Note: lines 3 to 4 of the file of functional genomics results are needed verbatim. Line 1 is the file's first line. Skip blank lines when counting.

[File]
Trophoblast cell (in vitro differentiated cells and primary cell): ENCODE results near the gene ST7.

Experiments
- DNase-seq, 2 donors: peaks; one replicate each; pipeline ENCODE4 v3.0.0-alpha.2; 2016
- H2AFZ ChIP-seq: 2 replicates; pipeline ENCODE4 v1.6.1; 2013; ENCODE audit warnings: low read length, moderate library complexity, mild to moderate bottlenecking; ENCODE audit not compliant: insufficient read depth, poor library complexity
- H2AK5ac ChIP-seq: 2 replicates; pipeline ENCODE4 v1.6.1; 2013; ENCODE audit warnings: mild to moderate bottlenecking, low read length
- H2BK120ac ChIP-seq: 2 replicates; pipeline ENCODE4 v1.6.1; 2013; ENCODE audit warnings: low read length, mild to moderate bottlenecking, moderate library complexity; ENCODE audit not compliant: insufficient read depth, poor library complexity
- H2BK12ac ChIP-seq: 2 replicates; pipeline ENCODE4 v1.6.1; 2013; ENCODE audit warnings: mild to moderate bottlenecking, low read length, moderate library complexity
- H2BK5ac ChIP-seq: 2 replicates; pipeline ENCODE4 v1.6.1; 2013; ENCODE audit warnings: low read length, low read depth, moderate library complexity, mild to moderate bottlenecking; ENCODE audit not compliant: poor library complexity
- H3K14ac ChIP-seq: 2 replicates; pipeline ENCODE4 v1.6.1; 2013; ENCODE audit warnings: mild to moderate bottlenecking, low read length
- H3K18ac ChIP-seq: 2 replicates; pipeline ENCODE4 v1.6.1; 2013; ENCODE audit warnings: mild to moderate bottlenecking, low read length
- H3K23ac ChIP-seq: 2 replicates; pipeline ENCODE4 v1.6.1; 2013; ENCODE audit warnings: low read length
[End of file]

- DNase-seq, 2 donors: peaks; one replicate each; pipeline ENCODE4 v3.0.0-alpha.2; 2016
- H2AFZ ChIP-seq: 2 replicates; pipeline ENCODE4 v1.6.1; 2013; ENCODE audit warnings: low read length, moderate library complexity, mild to moderate bottlenecking; ENCODE audit not compliant: insufficient read depth, poor library complexity